The orbiter will carry out its own observations over one Martian year – approximately two years on Earth. The orbiter will be placed in a polar elliptical orbit roughly 265 km × 12,000 km (nearest x farthest) in altitude. The orbiter is carrying seven instruments onboard - two cameras, the Mars-Orbiting Subsurface Exploration Radar, Mars Mineralogy Spectrometer, Mars Magnetometer, Mars Ion and Neutral Particle Analyzer and Mars Energetic Particle Analyzer.
The main science objectives of the Tianwen-1 mission are:
- to map the morphology and geological structure of Mars,
- to investigate the surface soil characteristics and water-ice distribution,
- to analyse the material composition of the Martian surface,
- to measure the ionosphere and the characteristics of the Martian climate and environment at the surface,
- to perceive physical fields (both electromagnetic and gravitational) around Mars as well as its internal structure.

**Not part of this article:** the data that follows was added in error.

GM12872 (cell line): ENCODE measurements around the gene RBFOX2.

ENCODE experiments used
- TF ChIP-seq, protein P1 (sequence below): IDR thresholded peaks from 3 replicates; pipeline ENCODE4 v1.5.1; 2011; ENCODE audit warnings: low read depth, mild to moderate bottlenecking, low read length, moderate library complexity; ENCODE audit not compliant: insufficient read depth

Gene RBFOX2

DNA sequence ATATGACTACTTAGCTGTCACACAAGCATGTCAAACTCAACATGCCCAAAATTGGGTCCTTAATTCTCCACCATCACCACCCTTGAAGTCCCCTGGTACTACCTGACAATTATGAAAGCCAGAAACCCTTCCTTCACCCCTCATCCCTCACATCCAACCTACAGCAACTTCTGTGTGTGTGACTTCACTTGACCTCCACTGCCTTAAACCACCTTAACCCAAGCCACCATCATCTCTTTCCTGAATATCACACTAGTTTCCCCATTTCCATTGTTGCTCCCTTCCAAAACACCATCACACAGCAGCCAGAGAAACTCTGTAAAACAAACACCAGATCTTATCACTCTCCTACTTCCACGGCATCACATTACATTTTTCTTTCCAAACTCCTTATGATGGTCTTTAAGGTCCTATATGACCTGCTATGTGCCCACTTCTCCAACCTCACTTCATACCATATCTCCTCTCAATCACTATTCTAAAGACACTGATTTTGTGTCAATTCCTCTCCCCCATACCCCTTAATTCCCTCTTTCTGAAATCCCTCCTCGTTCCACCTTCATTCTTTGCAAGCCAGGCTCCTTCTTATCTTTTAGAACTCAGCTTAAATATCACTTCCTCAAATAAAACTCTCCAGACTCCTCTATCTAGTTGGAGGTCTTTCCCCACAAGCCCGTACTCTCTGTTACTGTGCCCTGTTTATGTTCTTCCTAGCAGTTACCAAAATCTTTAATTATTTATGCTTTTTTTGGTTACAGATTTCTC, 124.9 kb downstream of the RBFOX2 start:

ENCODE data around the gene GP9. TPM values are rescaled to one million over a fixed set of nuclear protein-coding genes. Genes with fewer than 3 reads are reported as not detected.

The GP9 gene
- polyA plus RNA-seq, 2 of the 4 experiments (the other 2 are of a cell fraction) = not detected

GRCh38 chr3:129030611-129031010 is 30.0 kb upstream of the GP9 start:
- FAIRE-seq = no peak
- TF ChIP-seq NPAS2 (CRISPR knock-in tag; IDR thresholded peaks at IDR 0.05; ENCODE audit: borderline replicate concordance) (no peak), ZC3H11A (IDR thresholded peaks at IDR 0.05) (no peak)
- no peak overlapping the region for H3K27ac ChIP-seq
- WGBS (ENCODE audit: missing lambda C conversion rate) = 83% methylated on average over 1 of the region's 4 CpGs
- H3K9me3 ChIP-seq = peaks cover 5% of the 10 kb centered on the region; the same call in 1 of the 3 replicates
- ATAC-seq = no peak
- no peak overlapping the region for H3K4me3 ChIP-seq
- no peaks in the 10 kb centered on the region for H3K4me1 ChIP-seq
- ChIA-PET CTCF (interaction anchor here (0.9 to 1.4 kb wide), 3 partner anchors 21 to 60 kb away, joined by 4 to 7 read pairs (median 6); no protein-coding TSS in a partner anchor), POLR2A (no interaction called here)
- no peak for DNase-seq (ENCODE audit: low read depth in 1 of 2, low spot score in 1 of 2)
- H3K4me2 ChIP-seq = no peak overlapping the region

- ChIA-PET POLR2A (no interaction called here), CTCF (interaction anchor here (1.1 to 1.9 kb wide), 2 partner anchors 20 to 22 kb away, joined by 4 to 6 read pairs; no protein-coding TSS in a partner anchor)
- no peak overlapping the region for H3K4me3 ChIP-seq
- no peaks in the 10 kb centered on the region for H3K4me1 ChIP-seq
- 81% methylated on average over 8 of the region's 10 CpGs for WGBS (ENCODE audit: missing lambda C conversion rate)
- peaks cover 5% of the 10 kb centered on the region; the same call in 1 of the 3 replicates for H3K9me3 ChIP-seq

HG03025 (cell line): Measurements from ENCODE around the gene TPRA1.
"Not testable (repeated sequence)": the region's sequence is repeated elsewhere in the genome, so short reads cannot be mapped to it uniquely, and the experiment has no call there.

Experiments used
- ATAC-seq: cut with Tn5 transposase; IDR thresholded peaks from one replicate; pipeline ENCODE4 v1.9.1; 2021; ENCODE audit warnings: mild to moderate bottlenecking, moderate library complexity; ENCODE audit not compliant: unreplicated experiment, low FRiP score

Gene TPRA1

There are a total of 13 science instruments onboard the spacecraft.
The Long March 5 rocket
The spacecraft was launched using China's largest carrier rocket – Long March-5B – is about 53.7 metres long and has a liftoff mass of about 849 tonnes.
The rocket was rolled onto the launch pad on Friday, 17 July. This Tianwen-1 mission is the first time that the Long March-5 rocket has been use to launch a payload. It has flown on three experimental test flights before successfully launching the Chinese Mars mission.
China's past attempts to reach Mars
According to The New York Times, in 2011, China tried to reach Mars but failed. The Chinese space agency had paired its orbiter Yinghuo-1 along with Russias mission to study Phobos, one of the two tiny Martian moons.
The Russian rocket carrying both the spacecraft malfunctioned a little after launch, and it couldn’t escape the Earth's gravity. Both spacecraft eventually burned up in the atmosphere.
Along with Tianwen-1 and UAE's Hope Probe, NASA's Perseverance Mars rover is also slated to accompany them on their journey. NASA has delayed their launch and is expected to launch on 30 July.
The Rosalind Franklin rover, a joint effort by the European Space Agency (ESA) and the Russian Space Agency (Roscosmos), has been postponed to 2022 after the ongoing coronavirus pandemic affected operations.